Harder than steel for auto production

October 25, 2006

Brussels, 24 October 2006

Automobiles need to lose weight in order to cut their fuel consumption. More and more manufacturers are therefore beginning to use thin sheets of high-strength steel. Extremely hard and precisely shaped ceramic manufacturing tools will be presented at Euroblech 2006.

It only takes a few moments in the car shop to give the fender its attractive rounded shape. Fenders, doors, roofs and other car parts are mostly made on a conveyer belt using a sheet metal forming process: The metal runs off a huge roll and is pressed into a corresponding mold, the matrix, via a three-dimensional die. The high-speed method that enables the production of large numbers of parts is known as deep drawing. Recently, however, this method has begun to reach its limits: The conventional steel materials used in many of the metal parts are now being replaced by high-strength steel. Auto manufacturers are aiming to save weight in order to cut fuel consumption. By using high-strength steel, they can produce components that are thinner and lighter without losing any of their stability.

However, using high-strength steel complicates the forming process. Due to the heavy mechanical load, the matrix wears out more quickly than with conventional sheet metals. This is a high price to pay, because the molds have to be manufactured with extreme precision - and thus at great expense. A possible solution is to replace the tooling steel with high-performance ceramics in areas that are subjected to particularly high forces. Ceramic material is very much harder than steel, hardly wears out at all, and exhibits a high resistance to attritious wear. Working in cooperation with partners from research and industry, the Fraunhofer Institute for Production Technology IPT has demonstrated a way of producing such high-performance ceramic inserts.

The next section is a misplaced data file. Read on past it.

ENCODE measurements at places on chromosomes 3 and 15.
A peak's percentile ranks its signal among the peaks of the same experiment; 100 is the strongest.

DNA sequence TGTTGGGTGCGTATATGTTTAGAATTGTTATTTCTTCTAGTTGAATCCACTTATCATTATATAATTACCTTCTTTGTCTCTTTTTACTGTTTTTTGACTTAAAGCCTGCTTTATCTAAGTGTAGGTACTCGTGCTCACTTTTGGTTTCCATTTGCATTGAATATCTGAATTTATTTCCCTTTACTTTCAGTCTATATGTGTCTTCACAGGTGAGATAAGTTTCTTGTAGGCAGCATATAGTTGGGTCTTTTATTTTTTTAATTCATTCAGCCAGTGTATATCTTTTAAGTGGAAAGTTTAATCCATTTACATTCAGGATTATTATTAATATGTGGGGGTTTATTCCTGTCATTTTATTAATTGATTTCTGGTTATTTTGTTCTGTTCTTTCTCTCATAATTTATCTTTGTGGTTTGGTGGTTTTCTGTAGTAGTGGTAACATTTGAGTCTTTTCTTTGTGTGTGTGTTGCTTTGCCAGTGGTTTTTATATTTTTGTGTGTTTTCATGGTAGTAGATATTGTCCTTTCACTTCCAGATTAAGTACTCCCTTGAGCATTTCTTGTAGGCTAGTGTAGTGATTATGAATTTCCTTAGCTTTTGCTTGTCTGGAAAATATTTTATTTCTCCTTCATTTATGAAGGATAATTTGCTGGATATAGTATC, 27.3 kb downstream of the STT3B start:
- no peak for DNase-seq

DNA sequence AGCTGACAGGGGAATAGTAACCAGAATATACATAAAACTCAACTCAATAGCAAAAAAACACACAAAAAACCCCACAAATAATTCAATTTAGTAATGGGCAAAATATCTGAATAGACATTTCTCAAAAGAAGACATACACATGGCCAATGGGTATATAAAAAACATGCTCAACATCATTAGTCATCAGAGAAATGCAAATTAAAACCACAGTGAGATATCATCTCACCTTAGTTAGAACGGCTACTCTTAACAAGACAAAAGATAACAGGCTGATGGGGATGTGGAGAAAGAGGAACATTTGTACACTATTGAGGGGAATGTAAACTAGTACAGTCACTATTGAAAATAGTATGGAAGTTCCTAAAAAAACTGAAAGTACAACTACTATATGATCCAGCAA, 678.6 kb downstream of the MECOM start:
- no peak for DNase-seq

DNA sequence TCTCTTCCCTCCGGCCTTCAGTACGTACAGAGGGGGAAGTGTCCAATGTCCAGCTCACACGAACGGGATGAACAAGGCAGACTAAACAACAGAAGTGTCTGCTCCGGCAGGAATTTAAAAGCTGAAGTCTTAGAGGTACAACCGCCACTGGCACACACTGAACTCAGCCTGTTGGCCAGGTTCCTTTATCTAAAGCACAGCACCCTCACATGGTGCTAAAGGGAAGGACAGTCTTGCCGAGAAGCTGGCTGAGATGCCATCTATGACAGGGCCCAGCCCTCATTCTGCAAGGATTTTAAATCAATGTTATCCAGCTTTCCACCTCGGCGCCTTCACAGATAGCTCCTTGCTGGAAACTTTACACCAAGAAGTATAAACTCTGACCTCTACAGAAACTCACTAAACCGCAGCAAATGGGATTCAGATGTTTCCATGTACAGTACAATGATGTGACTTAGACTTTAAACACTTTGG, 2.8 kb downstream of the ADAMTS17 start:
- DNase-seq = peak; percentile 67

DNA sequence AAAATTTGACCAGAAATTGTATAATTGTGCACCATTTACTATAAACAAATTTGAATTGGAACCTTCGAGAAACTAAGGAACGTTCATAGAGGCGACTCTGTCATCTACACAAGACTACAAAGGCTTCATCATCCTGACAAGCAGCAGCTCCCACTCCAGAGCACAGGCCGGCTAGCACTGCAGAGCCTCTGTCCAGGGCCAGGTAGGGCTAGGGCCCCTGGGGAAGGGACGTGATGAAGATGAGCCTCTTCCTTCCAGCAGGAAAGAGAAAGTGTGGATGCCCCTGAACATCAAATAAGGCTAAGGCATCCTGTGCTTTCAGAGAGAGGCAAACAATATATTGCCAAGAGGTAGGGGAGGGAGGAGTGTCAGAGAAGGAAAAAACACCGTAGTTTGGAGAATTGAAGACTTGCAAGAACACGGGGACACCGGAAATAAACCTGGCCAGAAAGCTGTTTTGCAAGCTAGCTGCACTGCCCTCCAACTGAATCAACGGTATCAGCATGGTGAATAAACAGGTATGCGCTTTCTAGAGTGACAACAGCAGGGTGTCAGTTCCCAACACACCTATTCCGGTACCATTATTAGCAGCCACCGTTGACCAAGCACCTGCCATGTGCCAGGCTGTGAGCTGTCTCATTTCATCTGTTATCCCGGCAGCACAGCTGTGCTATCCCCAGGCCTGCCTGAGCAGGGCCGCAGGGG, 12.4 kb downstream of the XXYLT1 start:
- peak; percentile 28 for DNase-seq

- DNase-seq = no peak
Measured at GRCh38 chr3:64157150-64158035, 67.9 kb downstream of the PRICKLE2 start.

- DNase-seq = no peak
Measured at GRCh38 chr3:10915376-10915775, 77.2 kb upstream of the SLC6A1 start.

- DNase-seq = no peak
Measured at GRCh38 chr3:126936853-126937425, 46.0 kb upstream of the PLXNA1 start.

The results of the "KeraForm" project are on hand. The advantage of the material, its extreme hardness, is also a drawback: High-performance ceramics are so hard that they can only be worked with diamond. "The complex shape of the inserts represents a special challenge," says IPT project coordinator Andreas Weber. "This is where we need new process technologies." The Fraunhofer crew has identified three conventional methods that are basically suitable for the job, and has optimized them for its own purposes. The best results were achieved with jig grinding, a method in which a small, very rapidly rotating grinding tool moves across the ceramic part to create the desired shape.

The use of ceramic-reinforced forming tools is particularly beneficial when large numbers of parts are to be produced. The Fraunhofer team intends to apply the experience gained from this project to open up further fields of application for high-performance ceramics.

Notes to editor:

For further information:
Dipl.-Ing. Andreas Weber
Phone: +49 241 8904-248
Fax: +49 241 8904-6248
Fraunhofer-Institut für Produk
tionstechnologie IPT Steinbachstraße 17
52074 Aachen

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